Habitat, a consulting firm specializing in the conservation, development and management of biodiversity, is pushing its luck and its growth as far as West Africa.

With success.

The Montreal company, which is dedicated to accelerating the ecological transition, wants to set in motion what “in our jargon, we call a natural solution”, explains its president and co-founder Jérôme Dupras. “So how to use nature and ecosystems to do climate change mitigation and adaptation to protect biodiversity. »

To these lofty ideals, the African startup project adds the goal of “empowering local people and developing their economy,” he says. Not in a logic of extractivism, but in a logic of working with nature, so that agricultural and forestry activities can also be respectful of the environment”.

The mandate will only be officially announced in a few weeks, so he cannot mention the exact location or the partners.

“But our teams are already there. We are already collaborating with local scientists and technicians who will take data. And that’s really part of our international development strategy. »

The company wants to work abroad with local partners and organizations, in a collaboration “where our role will be to bring the best possible science to the service of the fight against the ecological crisis”.

The word science will often come up in his mouth. Unsurprisingly: the president of Habitat is also a professor in the Department of Natural Sciences at the University of Quebec in Outaouais and holder since 2019 of the very first Canada Research Chair in Ecological Economics.

Jérôme Dupras granted this telephone interview from Quebec City, at the end of the afternoon of Wednesday, June 21. He had just been dubbed a Knight of the National Order of Quebec, a recognition that highlights his scientific career, his environmental commitment and his musical career.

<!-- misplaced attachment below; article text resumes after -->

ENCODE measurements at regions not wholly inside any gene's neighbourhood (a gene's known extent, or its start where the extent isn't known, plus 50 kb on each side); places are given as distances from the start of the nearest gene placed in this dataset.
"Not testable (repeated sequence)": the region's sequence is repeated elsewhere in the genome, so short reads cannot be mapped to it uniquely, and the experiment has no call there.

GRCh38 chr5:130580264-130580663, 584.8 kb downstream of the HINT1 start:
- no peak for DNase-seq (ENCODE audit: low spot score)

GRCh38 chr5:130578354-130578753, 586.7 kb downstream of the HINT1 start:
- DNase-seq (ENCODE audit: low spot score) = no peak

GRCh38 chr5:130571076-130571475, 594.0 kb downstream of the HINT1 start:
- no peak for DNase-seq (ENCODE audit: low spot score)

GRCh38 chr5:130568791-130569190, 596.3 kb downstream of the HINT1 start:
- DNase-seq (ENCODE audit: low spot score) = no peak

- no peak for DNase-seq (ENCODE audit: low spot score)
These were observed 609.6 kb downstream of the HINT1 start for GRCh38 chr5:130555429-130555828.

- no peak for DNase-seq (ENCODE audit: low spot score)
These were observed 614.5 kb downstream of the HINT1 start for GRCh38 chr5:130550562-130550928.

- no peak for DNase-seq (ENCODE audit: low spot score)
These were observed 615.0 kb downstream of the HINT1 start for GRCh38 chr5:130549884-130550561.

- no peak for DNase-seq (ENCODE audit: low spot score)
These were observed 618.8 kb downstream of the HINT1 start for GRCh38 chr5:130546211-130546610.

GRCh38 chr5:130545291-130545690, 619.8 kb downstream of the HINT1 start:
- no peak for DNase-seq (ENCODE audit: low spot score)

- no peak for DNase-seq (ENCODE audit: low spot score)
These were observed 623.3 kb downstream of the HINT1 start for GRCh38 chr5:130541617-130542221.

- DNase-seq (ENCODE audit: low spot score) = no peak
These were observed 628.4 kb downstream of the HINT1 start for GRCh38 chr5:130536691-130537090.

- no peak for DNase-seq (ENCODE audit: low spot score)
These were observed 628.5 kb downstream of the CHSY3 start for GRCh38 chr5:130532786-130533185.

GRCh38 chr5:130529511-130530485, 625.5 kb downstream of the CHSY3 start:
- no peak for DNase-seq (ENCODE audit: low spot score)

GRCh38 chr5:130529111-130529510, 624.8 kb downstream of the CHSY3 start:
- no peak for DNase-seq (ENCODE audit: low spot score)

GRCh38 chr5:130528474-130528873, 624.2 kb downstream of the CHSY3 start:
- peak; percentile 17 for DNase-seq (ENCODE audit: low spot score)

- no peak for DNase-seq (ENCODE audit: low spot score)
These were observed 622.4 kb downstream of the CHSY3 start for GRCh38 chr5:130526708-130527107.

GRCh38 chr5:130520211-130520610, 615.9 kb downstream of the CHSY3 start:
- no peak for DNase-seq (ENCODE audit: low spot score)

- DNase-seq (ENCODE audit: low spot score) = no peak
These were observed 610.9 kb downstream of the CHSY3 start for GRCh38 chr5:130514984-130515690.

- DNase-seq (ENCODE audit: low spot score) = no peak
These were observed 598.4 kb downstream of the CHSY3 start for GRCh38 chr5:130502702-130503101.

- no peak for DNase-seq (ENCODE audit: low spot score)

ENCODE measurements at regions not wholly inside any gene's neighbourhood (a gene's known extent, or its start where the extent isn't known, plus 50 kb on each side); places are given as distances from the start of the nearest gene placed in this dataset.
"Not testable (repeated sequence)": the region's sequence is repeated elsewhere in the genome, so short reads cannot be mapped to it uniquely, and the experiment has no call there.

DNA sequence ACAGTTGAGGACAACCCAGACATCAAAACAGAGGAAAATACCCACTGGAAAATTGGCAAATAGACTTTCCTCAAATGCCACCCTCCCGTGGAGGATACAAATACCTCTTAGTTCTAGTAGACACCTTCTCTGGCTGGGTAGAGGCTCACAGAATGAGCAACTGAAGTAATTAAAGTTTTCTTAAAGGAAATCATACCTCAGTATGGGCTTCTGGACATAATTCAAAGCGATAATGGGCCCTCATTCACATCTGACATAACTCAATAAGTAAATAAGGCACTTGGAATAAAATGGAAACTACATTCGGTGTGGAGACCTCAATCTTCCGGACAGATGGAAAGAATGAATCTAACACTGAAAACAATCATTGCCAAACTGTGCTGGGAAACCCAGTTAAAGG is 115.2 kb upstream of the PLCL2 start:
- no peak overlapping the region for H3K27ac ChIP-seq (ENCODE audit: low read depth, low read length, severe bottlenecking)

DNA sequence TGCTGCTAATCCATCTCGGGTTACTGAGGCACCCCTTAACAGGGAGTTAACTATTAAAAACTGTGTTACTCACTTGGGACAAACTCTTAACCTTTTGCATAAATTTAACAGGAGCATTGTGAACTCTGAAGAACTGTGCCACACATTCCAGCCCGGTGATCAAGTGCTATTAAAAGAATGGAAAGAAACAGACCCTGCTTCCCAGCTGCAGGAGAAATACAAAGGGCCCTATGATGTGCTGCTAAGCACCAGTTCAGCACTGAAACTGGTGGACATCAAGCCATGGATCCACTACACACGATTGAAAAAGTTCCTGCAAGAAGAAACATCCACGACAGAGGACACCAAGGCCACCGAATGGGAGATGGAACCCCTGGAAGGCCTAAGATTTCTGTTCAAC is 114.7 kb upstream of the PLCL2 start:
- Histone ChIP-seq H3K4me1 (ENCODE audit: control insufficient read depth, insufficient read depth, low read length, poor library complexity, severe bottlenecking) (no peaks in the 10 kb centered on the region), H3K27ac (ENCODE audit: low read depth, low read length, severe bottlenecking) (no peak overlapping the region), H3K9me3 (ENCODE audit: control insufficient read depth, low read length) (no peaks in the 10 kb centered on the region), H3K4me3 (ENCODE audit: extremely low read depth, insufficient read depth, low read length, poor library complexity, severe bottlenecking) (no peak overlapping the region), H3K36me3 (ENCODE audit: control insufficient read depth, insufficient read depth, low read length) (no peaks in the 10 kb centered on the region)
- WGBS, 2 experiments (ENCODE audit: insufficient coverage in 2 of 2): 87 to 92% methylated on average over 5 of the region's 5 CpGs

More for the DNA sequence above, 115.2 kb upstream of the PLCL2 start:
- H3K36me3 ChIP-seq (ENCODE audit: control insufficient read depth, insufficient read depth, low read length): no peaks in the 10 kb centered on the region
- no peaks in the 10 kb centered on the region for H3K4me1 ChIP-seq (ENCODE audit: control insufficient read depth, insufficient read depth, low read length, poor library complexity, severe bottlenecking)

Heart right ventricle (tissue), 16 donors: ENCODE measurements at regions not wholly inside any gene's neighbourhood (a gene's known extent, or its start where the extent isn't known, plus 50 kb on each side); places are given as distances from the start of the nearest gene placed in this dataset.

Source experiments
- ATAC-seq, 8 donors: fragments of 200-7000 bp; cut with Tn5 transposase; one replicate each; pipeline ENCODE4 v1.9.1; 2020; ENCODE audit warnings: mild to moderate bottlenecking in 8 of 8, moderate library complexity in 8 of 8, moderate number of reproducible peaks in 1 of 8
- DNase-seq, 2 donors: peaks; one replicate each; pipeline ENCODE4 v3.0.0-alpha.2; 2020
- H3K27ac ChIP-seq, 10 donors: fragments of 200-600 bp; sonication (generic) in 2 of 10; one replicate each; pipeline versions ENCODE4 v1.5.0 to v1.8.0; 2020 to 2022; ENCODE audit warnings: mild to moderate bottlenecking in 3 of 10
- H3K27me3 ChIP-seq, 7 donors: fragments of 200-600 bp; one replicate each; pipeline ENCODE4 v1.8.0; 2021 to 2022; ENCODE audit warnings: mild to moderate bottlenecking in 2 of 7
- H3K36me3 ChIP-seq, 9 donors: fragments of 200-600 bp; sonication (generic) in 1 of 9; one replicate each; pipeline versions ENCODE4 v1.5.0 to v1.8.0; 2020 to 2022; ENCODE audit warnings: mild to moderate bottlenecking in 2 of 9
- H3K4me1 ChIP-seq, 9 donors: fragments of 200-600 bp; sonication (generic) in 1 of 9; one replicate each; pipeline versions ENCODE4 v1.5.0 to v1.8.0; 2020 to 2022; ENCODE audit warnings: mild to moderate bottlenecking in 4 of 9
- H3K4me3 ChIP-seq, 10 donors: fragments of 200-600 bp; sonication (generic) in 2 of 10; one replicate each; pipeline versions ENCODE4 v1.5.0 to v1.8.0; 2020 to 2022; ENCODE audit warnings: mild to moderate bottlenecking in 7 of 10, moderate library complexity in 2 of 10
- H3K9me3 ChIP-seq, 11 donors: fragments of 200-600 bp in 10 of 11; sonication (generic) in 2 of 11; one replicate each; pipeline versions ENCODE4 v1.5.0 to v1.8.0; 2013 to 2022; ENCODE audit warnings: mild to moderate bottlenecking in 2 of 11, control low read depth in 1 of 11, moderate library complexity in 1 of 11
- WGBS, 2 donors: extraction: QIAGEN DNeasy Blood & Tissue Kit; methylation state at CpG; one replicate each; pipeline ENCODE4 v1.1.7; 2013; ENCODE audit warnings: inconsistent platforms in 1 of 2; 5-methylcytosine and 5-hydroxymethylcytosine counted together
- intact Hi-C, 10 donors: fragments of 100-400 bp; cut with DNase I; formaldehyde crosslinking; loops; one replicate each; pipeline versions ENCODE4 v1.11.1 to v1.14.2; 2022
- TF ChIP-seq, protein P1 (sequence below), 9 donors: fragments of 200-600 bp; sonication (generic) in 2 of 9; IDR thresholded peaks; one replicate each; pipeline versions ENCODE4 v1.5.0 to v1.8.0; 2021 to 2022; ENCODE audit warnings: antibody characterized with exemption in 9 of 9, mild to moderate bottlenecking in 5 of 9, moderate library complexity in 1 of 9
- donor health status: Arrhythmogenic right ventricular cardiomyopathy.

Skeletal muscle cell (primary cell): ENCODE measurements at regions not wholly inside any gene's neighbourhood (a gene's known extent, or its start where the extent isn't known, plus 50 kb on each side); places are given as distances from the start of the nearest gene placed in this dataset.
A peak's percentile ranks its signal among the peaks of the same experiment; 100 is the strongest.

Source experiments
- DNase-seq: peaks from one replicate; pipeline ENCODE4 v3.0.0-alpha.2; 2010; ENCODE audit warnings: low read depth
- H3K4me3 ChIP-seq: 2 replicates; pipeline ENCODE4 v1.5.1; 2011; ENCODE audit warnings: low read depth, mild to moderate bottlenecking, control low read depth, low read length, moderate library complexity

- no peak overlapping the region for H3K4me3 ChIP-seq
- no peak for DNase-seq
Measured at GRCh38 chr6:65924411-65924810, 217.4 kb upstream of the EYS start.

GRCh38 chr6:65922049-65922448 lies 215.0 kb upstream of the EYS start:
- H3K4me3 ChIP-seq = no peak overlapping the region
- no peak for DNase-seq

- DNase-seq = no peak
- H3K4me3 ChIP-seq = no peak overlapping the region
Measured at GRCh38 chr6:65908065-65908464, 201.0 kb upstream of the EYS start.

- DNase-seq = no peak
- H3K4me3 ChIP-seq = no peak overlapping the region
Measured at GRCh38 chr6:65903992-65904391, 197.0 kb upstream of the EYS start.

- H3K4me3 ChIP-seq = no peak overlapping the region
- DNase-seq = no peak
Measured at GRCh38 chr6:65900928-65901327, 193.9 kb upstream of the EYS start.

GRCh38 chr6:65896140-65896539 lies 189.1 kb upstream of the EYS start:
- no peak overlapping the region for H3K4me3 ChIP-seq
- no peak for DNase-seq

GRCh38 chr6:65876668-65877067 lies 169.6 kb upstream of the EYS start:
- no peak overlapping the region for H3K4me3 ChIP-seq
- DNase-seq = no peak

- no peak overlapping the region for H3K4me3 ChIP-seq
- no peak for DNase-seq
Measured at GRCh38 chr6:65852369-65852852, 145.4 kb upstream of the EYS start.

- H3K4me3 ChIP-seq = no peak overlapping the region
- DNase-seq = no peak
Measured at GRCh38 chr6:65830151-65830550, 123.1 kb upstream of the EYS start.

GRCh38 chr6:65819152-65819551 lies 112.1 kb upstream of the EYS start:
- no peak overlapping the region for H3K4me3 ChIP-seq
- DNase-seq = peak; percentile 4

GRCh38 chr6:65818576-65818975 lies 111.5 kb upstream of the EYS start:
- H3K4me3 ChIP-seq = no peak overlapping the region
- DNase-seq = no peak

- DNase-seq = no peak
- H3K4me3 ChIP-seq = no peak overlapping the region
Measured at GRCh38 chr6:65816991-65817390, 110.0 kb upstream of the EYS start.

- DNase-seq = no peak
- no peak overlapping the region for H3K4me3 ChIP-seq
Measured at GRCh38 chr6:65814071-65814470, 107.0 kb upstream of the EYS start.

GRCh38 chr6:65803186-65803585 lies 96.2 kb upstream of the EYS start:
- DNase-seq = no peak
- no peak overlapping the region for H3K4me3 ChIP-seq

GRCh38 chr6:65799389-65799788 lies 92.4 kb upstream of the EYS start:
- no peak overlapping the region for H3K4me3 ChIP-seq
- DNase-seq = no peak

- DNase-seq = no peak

Because the scientist-entrepreneur is also the bassist of the Cowboys Fringants, whose environmental song Plus rien tells the agony of the last human on Earth.

“I remember very well where this song came from,” he says. It was following a conference by Hubert Reeves that Jean-François Pauzé and I went to see on the South Shore in the early 2000s. It was a conference that really gripped us, with its impactful side on the impact of human activities on the planet. Me, it fed me from a scientific perspective, and Jean-François from an author’s perspective. That song was born in 2004.”

Habitat, for its part, was born 13 years later, in 2017. It was founded by three university professors who had worked together for a decade: Christian Messier, a professor in the Department of Biological Sciences at the University of Quebec to Montreal, Andrew Gonzalez, professor in the Department of Biology at McGill University, and Jérôme Dupras.

“The great challenge of humanity in the 21st century is that of the environmental crisis, comments the latter. Basically, we are obviously scientists, but we found that the vehicle of an environmental engineering start-up made it possible to respond more quickly and more effectively to this challenge, and also to find financing solutions to propel our expertise. So far, it’s working very well. Again this week, we posted new positions, because our team is growing. »

The company now has more than twenty employees. She is leading some thirty projects in Quebec, Canada, the United States… and now in West Africa. Three people are assigned to research and development, in projects carried out in collaboration with universities.

“When we talk about our flagship themes such as the analysis of ecological connectivity, forest diversity or carbon calculations, we have our own models and our own tools which are the subject of trademark registrations”, indicates Jerome Dupras.

Habitat, for example, draws up urban forestry plans, which guide municipalities in setting up woodlots that are resistant to pollution and insect pests.

The firm also draws up conservation plans.